September 2017
Volume 17, Issue 10
Open Access
Vision Sciences Society Annual Meeting Abstract  |   August 2017
Testing the Robustness of Newly Acquired Face Memory: An fMRI Study
Author Affiliations
  • Peter Cheng
    Center for Research in Cognitive Sciences, National Chung Cheng University, Chiayi, Taiwan
    Advanced Institute of Manufacturing with High-tech Innovations, National Chung Cheng University, Chiayi, Taiwan
  • Gary Shyi
    Center for Research in Cognitive Sciences, National Chung Cheng University, Chiayi, Taiwan
    Department of Psychology, National Chung Cheng University, Chiayi, Taiwan
  • Claire Lee
    Center for Research in Cognitive Sciences, National Chung Cheng University, Chiayi, Taiwan
    Department of Psychology, National Chung Cheng University, Chiayi, Taiwan
  • Varden Hung
    Center for Research in Cognitive Sciences, National Chung Cheng University, Chiayi, Taiwan
    Department of Psychology, National Chung Cheng University, Chiayi, Taiwan
  • S.-T. Huang
    Center for Research in Cognitive Sciences, National Chung Cheng University, Chiayi, Taiwan
    Department of Psychology, National Chung Cheng University, Chiayi, Taiwan
  • Becky Chen
    Center for Research in Cognitive Sciences, National Chung Cheng University, Chiayi, Taiwan
    Department of Psychology, National Chung Cheng University, Chiayi, Taiwan
Journal of Vision August 2017, Vol.17, 1013. doi:10.1167/17.10.1013
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      Peter Cheng, Gary Shyi, Claire Lee, Varden Hung, S.-T. Huang, Becky Chen; Testing the Robustness of Newly Acquired Face Memory: An fMRI Study. Journal of Vision 2017;17(10):1013. doi: 10.1167/17.10.1013.

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      © ARVO (1962-2015); The Authors (2016-present)

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Abstract

Numerous faces are encountered on daily basis. While some remain novel, others may hold the propensity of becoming familiar. In a series of studies, we have shown that multiple exposures coupled with sufficient variation in expression and pose can help transform the identity of a novel face into a perceptually familiar one (Shyi & He, 2011; Shyi & Lin, 2014; Cheng & Shyi, 2014). However, the mechanisms for transforming a changeable aspect (e.g., expression) of a face into invariant features for identity is not clear. Moreover the robustness of these newly acquired face memory is also unknown. We addressed these questions by first training participants to learn a set of novel faces via the combination of multiple exposures with variations in expression. Their recognition memory for the newly learned faces were then tested twice consecutively while functional scanning of their brains was carried out. Behavioral results shown that the accuracy for both the original and generalized images decreased from the first to the second test, while the false alarm for distractor images maintained at the same level, suggesting that the memory strength for both original and generalized images decayed between the two recognition tests. Brain imaging results on the other hand showed that the extent of memory decay for the original images was positively correlated with the decrement of brain activity in both the bilateral posterior and middle region of superior temporal sulcus (STS). In contrast, the memory decay for the generalized images exhibited no such correlations. These findings suggest that (a) as a region selective for processing changeable aspect of faces, STS can help create invariant features for identity to support recognition memory, and (b) the neural basis underlying generalized face images differs from those underneath the original images.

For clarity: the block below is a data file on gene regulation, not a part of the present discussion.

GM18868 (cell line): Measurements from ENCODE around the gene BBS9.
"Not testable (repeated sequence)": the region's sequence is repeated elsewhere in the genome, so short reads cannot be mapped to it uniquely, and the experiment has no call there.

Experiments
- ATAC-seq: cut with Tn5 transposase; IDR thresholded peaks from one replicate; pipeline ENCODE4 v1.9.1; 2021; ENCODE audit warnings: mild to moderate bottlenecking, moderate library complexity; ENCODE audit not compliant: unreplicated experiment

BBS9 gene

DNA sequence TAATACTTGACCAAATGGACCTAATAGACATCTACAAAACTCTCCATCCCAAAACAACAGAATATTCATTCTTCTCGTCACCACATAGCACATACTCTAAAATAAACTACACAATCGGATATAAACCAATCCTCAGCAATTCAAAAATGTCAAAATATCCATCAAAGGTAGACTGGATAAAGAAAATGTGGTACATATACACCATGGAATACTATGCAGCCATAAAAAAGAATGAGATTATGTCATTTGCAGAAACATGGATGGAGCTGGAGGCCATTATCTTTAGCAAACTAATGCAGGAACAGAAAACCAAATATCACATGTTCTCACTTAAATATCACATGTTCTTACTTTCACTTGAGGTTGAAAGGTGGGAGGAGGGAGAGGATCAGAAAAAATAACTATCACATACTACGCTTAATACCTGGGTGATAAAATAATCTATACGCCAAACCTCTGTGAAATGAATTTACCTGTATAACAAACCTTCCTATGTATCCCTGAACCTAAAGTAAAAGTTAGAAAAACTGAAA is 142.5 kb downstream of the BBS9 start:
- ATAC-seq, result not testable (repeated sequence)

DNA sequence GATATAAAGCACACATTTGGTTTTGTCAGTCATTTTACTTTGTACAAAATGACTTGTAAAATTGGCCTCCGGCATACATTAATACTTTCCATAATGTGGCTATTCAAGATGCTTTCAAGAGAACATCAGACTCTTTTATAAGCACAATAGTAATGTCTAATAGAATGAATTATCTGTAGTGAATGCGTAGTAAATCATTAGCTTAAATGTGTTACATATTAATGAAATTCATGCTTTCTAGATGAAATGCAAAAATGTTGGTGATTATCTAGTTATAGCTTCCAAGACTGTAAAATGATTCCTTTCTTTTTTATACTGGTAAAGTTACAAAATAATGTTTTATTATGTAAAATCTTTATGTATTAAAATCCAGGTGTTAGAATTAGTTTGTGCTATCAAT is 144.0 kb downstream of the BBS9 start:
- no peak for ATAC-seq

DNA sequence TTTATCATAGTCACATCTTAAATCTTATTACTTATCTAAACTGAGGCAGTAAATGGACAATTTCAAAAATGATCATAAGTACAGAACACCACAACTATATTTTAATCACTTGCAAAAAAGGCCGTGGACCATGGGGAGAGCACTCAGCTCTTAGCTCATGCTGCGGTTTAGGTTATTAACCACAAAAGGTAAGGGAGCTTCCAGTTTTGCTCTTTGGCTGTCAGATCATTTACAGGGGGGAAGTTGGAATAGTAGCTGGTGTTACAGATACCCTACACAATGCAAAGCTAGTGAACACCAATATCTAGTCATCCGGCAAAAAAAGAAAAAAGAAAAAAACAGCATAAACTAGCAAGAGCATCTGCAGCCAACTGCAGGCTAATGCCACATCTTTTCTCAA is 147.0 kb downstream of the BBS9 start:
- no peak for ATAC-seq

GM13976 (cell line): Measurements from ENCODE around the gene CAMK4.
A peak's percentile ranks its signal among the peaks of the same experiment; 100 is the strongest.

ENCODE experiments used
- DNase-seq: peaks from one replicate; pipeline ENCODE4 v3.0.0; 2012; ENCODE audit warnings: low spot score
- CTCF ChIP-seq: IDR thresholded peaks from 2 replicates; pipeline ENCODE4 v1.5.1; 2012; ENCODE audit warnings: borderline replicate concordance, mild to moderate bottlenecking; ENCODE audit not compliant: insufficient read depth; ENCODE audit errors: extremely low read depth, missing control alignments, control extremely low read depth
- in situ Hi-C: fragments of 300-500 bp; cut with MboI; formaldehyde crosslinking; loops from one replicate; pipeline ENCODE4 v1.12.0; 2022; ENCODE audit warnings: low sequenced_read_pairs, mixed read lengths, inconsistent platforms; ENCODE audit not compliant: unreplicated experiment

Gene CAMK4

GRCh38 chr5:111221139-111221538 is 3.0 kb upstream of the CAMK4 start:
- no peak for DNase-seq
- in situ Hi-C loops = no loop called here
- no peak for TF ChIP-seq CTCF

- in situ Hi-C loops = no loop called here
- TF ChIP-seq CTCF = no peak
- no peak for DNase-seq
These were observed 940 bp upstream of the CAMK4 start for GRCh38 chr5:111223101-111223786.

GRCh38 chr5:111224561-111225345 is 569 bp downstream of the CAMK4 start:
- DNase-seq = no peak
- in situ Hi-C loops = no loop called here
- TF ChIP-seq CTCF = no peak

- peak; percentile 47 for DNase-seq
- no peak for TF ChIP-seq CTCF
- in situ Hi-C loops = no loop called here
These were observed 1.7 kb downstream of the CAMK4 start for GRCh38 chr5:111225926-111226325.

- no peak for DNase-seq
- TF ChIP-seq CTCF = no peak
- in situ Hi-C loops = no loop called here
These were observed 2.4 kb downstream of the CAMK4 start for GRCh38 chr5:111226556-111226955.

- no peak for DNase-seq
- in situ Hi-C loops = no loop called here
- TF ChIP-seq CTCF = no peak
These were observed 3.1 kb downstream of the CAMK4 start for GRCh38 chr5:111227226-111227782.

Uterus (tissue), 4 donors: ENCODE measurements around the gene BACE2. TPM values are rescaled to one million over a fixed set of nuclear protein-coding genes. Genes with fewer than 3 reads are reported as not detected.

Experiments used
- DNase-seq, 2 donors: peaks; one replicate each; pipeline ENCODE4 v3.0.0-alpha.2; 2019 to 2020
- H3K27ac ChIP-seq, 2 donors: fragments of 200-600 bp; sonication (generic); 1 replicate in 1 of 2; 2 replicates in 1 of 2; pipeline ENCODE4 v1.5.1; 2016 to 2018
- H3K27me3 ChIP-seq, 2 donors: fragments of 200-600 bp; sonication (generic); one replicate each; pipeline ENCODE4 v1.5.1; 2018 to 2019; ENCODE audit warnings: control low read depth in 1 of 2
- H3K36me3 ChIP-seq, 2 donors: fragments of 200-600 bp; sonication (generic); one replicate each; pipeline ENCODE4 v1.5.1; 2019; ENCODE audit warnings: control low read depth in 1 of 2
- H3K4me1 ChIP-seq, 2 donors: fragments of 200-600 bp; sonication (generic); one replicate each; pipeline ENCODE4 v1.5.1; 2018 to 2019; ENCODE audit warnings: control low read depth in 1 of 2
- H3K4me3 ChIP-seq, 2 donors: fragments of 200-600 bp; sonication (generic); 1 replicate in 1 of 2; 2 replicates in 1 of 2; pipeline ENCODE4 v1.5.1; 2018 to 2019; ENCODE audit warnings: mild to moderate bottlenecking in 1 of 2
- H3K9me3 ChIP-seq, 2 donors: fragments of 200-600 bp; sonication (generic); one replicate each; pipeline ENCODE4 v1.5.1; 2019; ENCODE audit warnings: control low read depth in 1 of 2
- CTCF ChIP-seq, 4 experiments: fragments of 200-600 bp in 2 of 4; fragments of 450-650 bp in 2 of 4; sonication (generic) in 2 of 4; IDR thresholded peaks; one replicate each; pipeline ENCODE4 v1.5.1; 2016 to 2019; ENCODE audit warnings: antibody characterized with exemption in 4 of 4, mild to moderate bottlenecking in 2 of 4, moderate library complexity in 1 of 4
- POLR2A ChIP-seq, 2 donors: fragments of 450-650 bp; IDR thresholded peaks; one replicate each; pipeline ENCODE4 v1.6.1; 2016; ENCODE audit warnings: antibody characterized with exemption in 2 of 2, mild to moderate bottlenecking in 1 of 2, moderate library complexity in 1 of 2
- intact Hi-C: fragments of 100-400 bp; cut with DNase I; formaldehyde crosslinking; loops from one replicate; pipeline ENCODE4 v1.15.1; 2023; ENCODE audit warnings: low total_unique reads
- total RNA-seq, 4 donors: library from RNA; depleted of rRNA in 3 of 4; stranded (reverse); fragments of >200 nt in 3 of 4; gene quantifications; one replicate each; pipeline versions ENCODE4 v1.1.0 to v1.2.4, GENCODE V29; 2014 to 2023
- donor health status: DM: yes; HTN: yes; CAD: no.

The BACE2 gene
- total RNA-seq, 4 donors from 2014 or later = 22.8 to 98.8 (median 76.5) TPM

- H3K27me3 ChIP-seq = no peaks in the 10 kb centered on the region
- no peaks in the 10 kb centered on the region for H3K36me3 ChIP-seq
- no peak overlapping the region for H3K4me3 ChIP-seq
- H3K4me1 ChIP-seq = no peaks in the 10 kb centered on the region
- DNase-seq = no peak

Meeting abstract presented at VSS 2017

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